The Fair Work Ombudsman’s first racial discrimination litigation has resulted in penalties of $211,104 against the former operators of a Tasmanian hotel after they deliberately exploited two Malaysian employees of Chinese descent who worked in the hotel’s restaurant.
NSW man Chang Yen Chang, who owned and operated the Scamander Beach Resort Hotel until 2014, has been penalised $35,099 in the Federal Circuit Court. His company, Yenida Pty Ltd, has been penalised a further $176,005.
The Fair Work Ombudsman successfully proved in court that Chang and his company breached the racial discrimination provisions of the Fair Work Act by treating the two Malaysian employees, who are husband-and-wife, differently to Australian staff by underpaying them a total of more than $28,000, requiring them to work extra hours and failing to record their hours of work.
The Malaysian husband was recruited through an advertisement in a Malaysian newspaper in 2007 and Chang’s company sponsored him on a 457 skilled worker visa to work as head chef in the hotel’s restaurant until 2014.
The husband was required to work six days per week, working a total of between 33 and 57 hours over the course of a week, often starting work when the restaurant opened for lunch and finishing after it closed for dinner.
Between 2010 and 2014, he was paid an annual salary of $45,240 to $46,280, which was not sufficient to cover the penalty rates he was entitled to for weekend, public holiday, evening and overtime work, resulting in a total underpayment of $20,550.
The man’s wife was on a spousal visa and was employed as a kitchen-hand in the restaurant between September 2009 and January 2010. She was required to work between 35 and 51 hours per week and was paid a flat rate of between $446 and $594 per week – only about half of what she was entitled to – leading to an underpayment of $8775 over a period of just four months.
At a four-day contested hearing last year regarding the discrimination contraventions, the Fair Work Ombudsman presented evidence to establish that the husband-and-wife’s Malaysian national extraction and Chinese race was a “substantial and operative reason” Chang and his company had discriminated against them.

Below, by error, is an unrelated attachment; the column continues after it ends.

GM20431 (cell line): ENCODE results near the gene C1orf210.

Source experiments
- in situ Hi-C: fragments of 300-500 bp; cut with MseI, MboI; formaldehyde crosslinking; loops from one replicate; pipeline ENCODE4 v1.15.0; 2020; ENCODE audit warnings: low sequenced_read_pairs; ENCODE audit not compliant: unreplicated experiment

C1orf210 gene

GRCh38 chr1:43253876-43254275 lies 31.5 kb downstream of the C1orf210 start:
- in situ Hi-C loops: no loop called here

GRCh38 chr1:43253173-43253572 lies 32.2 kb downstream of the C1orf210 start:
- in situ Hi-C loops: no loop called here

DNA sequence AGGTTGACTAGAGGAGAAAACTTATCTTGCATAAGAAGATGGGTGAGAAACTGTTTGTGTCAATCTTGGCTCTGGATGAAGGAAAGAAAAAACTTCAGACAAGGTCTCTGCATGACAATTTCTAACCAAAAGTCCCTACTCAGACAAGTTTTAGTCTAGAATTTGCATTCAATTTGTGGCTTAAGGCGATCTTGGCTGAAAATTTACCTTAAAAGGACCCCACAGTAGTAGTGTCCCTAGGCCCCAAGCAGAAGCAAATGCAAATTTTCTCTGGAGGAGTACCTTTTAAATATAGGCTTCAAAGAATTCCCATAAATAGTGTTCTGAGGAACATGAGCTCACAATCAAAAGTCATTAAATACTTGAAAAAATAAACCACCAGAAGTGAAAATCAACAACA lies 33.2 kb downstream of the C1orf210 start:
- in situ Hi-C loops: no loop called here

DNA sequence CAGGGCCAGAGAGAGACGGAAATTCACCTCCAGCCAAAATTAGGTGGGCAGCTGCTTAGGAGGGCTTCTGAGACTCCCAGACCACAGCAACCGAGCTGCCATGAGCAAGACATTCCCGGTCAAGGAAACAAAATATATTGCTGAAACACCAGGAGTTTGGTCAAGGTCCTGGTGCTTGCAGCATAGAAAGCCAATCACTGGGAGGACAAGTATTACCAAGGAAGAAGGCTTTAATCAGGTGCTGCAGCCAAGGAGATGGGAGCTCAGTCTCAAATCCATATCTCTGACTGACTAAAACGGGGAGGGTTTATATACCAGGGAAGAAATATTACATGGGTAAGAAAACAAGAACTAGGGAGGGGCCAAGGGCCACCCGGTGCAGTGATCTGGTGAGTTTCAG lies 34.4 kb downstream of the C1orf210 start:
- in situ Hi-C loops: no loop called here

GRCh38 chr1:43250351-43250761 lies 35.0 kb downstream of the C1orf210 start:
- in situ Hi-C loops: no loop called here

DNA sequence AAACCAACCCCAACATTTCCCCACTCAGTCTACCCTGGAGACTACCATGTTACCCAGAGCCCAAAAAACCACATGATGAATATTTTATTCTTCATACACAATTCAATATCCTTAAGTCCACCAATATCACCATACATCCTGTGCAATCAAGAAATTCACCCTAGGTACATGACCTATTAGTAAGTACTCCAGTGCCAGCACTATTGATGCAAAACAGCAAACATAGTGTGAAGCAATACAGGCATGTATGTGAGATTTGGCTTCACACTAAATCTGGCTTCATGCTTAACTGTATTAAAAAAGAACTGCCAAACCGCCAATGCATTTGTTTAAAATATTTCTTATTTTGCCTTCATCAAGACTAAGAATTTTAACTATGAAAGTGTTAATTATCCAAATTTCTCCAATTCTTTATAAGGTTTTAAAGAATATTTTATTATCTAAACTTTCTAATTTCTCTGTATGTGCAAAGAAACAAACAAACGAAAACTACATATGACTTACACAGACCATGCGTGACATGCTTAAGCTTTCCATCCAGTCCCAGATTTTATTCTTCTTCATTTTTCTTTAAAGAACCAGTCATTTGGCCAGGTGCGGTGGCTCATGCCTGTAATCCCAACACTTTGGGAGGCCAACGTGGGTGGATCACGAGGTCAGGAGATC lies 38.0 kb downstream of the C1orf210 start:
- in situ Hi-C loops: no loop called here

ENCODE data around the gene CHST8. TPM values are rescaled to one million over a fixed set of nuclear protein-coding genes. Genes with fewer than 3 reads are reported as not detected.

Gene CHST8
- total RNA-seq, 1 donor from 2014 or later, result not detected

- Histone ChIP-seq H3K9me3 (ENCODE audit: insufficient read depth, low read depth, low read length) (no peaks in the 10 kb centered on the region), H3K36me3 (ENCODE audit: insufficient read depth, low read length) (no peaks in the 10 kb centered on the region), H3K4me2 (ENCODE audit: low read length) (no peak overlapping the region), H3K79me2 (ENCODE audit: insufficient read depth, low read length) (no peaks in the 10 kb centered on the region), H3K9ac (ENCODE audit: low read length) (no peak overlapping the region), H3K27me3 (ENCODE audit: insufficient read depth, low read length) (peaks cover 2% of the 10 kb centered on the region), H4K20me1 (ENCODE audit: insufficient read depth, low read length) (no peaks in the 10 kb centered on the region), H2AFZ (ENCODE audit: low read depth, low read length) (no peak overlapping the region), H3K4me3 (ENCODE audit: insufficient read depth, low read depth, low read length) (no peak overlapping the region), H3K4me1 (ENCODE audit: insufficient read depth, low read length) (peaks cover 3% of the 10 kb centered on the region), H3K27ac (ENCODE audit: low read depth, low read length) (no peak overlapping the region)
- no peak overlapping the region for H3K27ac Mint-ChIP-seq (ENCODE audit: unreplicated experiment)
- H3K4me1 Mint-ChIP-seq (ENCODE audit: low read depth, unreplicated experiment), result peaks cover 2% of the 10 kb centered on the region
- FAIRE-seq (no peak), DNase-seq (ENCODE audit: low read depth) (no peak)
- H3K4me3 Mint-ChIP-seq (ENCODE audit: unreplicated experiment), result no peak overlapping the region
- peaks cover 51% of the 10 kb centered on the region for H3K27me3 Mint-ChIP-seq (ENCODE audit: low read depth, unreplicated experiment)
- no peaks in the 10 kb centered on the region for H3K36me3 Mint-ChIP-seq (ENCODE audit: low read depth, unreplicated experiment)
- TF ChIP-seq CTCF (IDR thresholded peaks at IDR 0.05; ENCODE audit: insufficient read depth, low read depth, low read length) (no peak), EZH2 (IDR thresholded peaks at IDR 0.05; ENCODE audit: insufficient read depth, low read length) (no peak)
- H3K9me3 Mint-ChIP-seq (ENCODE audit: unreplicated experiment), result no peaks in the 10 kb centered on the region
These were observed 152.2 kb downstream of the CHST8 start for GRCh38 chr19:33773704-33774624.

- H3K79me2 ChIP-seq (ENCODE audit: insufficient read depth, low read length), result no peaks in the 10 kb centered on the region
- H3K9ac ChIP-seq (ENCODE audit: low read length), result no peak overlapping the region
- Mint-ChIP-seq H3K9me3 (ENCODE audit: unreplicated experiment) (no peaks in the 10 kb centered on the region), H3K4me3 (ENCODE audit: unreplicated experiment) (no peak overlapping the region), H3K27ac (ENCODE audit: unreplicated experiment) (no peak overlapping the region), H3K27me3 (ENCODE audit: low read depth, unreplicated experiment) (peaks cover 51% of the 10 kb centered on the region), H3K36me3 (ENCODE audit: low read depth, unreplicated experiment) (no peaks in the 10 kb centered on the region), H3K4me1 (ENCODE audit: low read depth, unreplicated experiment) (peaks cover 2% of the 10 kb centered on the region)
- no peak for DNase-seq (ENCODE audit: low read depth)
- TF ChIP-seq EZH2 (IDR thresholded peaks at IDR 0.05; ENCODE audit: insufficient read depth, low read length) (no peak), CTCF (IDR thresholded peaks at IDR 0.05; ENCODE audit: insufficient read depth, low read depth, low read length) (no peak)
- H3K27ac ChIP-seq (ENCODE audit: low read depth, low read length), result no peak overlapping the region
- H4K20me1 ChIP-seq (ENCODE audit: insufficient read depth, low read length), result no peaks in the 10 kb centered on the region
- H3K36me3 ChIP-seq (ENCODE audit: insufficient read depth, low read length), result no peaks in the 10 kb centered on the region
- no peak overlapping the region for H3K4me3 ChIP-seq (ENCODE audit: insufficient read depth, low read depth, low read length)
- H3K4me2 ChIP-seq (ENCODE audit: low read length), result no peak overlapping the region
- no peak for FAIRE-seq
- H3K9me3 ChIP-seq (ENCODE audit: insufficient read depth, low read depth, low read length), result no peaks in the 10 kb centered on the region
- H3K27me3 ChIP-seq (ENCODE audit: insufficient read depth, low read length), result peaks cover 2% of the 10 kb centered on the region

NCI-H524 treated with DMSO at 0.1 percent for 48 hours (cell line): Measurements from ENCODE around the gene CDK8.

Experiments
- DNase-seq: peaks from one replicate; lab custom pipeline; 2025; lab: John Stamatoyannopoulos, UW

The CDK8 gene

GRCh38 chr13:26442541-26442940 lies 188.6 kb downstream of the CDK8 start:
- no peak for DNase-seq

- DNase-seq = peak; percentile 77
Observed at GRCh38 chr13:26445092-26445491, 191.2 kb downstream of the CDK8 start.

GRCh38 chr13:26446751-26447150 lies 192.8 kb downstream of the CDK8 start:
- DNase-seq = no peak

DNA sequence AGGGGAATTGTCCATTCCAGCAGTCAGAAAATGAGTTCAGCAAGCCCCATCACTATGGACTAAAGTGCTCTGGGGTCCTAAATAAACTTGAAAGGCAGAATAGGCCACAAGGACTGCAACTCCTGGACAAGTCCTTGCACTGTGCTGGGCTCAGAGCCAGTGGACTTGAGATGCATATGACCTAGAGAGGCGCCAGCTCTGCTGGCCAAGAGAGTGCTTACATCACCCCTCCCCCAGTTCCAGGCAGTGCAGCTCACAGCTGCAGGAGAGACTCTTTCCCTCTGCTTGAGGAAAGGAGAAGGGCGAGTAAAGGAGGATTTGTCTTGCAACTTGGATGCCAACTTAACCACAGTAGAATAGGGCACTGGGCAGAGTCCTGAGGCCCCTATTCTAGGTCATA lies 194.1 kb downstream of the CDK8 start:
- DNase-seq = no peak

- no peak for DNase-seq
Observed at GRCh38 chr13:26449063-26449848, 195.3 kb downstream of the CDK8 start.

Fair Work alleged that in the context of the Chinese cultural connection Chang shared with the couple, he had referred to them as “family” to put pressure on them to work hard for him.
Chang claimed this was not the case but Judge Barbara Baker said she did not accept Chang’s denials.
Judge Baker said Chang and his company “made a deliberate decision to treat [the Malaysian couple] differently to other employees”.
She found that Chang “decided to recruit employees from Malaysia, in part because he knew a Malaysian would accept working six days a week and he knew that it was usual in Malaysia to work six or seven days”.
In contrast to the treatment of the Malaysian couple, Chang and his company required Australian employees to work five or fewer days per week and paid them minimum hourly rates, penalty rates and loadings, largely in accordance with the Hospitality Industry (General) Award 2010.
However, the incorrect application of some provisions in the Award resulted in 15 Australian employees being underpaid a total of $26,488. The Malaysian couple and all Australian employees have been back-paid in full.
Fair Work Ombudsman Natalie James says this is the first time Fair Work has taken legal action against an employer for racially discriminating against employees.
“It is an uncomfortable truth that racial discrimination is a driver behind some of the exploitation of migrant workers in this country,” she says.
“The Court’s ruling in this matter sends a message that singling out migrant workers for exploitation is serious unlawful conduct and significant penalties apply. All workers in Australia are entitled to our minimum wages, irrespective of their background, language skills or visa status.
“Our success in this case is a warning to any employer tempted to make employment decisions based on race: the Fair Work Ombudsman can and will seek penalties for discrimination as well as pursuing any unpaid entitlements, and we will do so via court action if necessary.”
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